When all is said and Done, Zarkov, Flash, and Dale Arden (now a television reporter and Flash's high school ex-sweetheart) team up to discover where Papa Gordon is. Flash and Dale accidentally end up on Mongo where we meet Ming (played more modern-tyrant than maniacal despot, and also very, very white ... you'd think they would have kept the oriental influences ... too non-pc, perhaps?) and Princess Aura. Things begin to go downhill for our heroes; torture, enforced sexual slavery, and being involved in tepid dialogue and weak action sequences, not too mention the worst fake blood I've seen in modern television.

Flash and Dale escape Mongo with the aid of a disguised Princess Aura. Hijinks ensue back on Earth, with Baylin, one of Ming's best bounty hunters, arriving to bring both Aura and the Imex back to Mongo.

The pilot episode wasn't bad, but it wasn't a Stargate or Battlestar Galactica.

I warmed up to both Eric Johnson as Flash and Gina Holden as Dale. My favorite so far is Jody Racicot as Dr. Zarkov. John Ralston plays Ming very flat and uninspired, at least so far. He's about as generic a villain as you can get. Aura is also a tad over-acted; another generic spoiled princess with something to prove to Daddy Dearest. The bounty hunter Baylin seem like she will be an interesting addition. Everyone loves the bad-girl gone good characters. And, as a really new addition, Flash's best friend on Earth is black guy named Nick. I guess this was their nod to a balanced racial cast in this blandish, politically correct casting. (Which I find odd a Hispanic character is lampooned so badly for cheap humor in this episode.)

The special effects weren't anything special. We've seen it all before, often done better. But they weren't bad.

The show held my attention, barely, and it got better as it progressed. The subtle inter-play between Flash and Dale is not overdone, but you know where it's going. Humor abounds without getting too over-the-top, excessive, or campy. Dialogue is sometimes contrived; again, we've seen it all before and better delivered.

Still, I am going to give this a few more looks. there is a wealth of as yet untapped Flash Gordon lore to delve into; the various kingdoms of Arboria, Frigia, Tropica, and the Hawkmen's flying city, as well as Prince Barin, Prince Thun, and Prince Vultan. I know Barin will be in it, based on the info on IMDb.

I'm not impressed yet, but I'm not disgusted either. I'll be trying to catch the new episodes each weekend. Time will tell.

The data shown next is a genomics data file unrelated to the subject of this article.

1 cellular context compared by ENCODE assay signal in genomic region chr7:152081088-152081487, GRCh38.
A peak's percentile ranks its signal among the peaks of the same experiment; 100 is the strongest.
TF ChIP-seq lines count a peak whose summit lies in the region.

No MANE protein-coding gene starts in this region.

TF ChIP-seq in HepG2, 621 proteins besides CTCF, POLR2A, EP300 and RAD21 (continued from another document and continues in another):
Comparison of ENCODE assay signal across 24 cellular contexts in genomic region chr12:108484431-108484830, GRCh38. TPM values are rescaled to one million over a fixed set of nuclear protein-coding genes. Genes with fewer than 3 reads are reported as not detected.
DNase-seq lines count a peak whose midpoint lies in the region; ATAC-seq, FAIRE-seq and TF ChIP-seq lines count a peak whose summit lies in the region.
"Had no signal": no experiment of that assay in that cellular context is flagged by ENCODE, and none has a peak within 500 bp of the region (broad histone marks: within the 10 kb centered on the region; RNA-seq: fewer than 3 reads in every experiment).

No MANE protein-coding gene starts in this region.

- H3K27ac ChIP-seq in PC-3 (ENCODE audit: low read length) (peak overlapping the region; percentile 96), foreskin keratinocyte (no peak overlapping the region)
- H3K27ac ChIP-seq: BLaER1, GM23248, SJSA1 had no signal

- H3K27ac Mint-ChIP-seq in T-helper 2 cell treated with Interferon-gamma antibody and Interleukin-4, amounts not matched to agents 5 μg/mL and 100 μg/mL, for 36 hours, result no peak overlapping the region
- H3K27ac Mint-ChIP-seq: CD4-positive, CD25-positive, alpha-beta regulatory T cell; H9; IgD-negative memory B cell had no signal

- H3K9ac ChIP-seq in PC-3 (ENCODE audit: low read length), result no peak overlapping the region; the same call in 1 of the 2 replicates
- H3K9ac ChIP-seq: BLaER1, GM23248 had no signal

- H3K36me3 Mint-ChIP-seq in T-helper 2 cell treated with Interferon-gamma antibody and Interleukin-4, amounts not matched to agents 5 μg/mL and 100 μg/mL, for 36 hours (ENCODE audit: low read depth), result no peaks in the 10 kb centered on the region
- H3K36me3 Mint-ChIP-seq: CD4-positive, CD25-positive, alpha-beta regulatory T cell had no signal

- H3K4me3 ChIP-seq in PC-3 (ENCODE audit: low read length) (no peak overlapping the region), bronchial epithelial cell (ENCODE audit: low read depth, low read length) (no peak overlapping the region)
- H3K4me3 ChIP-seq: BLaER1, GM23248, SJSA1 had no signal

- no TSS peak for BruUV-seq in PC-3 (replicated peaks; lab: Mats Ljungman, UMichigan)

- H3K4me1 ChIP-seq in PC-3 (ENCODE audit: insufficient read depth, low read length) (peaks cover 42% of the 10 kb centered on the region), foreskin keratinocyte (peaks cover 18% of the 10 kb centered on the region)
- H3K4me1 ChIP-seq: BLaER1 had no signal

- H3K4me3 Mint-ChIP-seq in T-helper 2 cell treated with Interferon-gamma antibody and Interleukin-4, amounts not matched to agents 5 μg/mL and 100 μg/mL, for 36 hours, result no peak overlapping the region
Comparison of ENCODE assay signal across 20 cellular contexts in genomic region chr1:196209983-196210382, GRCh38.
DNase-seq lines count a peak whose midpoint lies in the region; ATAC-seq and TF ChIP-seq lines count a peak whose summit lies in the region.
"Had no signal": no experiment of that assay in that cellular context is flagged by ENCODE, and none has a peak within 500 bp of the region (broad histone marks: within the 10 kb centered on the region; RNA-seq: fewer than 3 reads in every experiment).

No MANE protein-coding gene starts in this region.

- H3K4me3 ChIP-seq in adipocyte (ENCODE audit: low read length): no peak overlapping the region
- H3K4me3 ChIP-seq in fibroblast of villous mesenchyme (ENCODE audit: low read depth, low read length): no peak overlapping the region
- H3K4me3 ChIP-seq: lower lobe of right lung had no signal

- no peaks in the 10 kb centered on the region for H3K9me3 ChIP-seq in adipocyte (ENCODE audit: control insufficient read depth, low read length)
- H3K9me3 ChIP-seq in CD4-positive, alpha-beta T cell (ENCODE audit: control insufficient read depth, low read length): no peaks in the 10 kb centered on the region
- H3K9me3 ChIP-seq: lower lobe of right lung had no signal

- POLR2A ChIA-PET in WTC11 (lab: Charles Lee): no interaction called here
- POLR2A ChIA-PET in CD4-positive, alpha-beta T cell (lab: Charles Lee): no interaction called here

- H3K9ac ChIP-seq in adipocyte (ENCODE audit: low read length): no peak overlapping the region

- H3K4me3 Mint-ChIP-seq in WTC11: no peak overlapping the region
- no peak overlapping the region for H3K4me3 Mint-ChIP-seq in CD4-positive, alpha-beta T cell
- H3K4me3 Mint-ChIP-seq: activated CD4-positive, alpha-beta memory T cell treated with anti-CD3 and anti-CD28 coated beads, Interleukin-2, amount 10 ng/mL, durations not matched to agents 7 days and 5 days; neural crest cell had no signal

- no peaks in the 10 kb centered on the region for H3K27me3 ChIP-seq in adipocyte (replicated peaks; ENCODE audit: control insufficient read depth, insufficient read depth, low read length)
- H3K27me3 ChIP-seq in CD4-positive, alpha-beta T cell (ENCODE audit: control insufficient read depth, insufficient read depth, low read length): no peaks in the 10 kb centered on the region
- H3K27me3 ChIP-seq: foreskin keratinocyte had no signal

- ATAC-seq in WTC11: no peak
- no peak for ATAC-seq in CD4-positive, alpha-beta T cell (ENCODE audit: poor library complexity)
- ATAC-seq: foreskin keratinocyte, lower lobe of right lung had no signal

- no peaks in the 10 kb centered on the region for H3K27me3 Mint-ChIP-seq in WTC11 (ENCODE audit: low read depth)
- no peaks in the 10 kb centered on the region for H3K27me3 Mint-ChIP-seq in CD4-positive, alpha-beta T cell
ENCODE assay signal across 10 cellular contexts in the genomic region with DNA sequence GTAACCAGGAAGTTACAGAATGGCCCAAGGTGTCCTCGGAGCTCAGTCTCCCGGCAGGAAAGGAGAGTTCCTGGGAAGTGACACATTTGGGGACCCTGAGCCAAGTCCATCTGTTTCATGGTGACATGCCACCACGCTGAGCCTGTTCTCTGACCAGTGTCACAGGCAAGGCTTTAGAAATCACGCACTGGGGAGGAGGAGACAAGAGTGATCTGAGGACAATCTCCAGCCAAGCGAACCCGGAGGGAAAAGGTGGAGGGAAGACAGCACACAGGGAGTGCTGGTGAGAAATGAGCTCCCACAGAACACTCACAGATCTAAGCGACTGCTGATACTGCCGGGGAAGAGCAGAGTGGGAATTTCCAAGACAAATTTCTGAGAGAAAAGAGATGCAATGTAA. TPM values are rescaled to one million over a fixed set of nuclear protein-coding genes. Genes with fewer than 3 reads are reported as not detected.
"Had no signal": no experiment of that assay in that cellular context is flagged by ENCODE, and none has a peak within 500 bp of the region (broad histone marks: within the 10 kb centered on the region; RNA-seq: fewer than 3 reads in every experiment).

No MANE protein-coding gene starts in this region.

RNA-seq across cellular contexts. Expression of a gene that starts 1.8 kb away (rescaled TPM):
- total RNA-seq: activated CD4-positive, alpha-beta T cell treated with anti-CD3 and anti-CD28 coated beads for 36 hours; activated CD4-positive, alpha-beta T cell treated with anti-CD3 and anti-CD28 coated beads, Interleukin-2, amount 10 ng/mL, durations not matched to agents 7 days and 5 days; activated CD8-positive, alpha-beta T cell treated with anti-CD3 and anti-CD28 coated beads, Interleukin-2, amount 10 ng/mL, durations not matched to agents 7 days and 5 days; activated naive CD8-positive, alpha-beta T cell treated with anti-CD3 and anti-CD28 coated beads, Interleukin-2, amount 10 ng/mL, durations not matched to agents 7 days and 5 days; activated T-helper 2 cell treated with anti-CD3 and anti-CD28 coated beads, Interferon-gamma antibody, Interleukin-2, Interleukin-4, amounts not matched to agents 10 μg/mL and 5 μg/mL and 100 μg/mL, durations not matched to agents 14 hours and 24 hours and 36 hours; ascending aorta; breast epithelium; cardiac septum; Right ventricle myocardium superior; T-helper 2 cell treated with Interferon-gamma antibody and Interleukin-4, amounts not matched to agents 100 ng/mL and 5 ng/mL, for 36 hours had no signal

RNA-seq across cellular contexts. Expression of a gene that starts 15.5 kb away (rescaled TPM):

Flash Gordon airs on Sci-Fi Fridays at 9/8C. you can visit the official Sci-Fi Flash Gordon website for more info and 30-minute peek at the first half of the pilot episode.

As a special treat for you, here is a video of Queen singing the iconic Flash Gordon theme song!

Saturday, August 11, 2007

TMNT (2007) (DVD)

Twenty-three years after debuting in a Mirage Studios comic, the Teenage Mutant Ninja Turtles are back in their fourth full-length feature film. Unlike the previous three film outings, this one is fully CGI.

Ostensibly taking place after Shredder's defeat in the second film (and very likely the third film as well, due to the appearance of the Time Scepter on the trophy wall), the Turtles must overcome their petty squabbles and familial rifts to battle a new menace in the form of an 3,000-year-old immortal warrior hunting alien monsters and stone statues of his former Generals.

A less-clueless, more pro-active April O'Neil is now living with vigilante Casey Jones, who is chafing at settling down. The Foot Clan makes an impressive appearance, led by Karai, who has taken over from the deceased Shredder. Though hints are given that Shredder may not be as dead as the Turtles think, leaving things open for a follow-up film. Leonardo is off training in South America, Michaelangelo is working as a birthday party entertainer, Donatello is an IT Support guy, and Raphael fills his days with sleep and the nights with vigilante justice as the Night Watcher!

I loved the heck out this flick in the theaters, and loved just as much on the recently released DVD.

The animation is crisp, fluid, and rife with depth of texture, shadow, and light. This is, by far, my favorite CGI movie to date, visually speaking. Very little is static; from natural, life-like eye movements, to the gentle motion of breathing, to the ninja-quick fight scenes, this film just breathes life into the millions of moving pixels. The visual style is less realistic, more anime/manga, yet you find yourself immersed in the story and able to relate to the emotions of the very expressive characters.

The music chosen for the film is fantastic. The well used theme music gets your juices flowing. A version of Black Betty by Big City Rock and Lights Out by P.O.D. pump it up during a couple of the frenzied fight scenes. There are other surprisingly good tunes utilized to great effect through-out the movie. (Soundtrack can be found all over, including at Amazon, who I hope won't sue me for linking to their audio clips. ^.^;;)

The voice acting was top notch, though a few of the tertiary characters were obviosuly voiced by the same few actors. Laurence Fishburne narrates, Sarah Michelle Geller is April O'Neil, Chris Evans voices Casey Jones, Patrick Stewart voices the Immortal Warrior, the late Mako does a phenominal job as Splinter, and you will hear several familair voices from other cartoons and video games through-out. The dialogue is never stilted, often amusing, and fits each character well.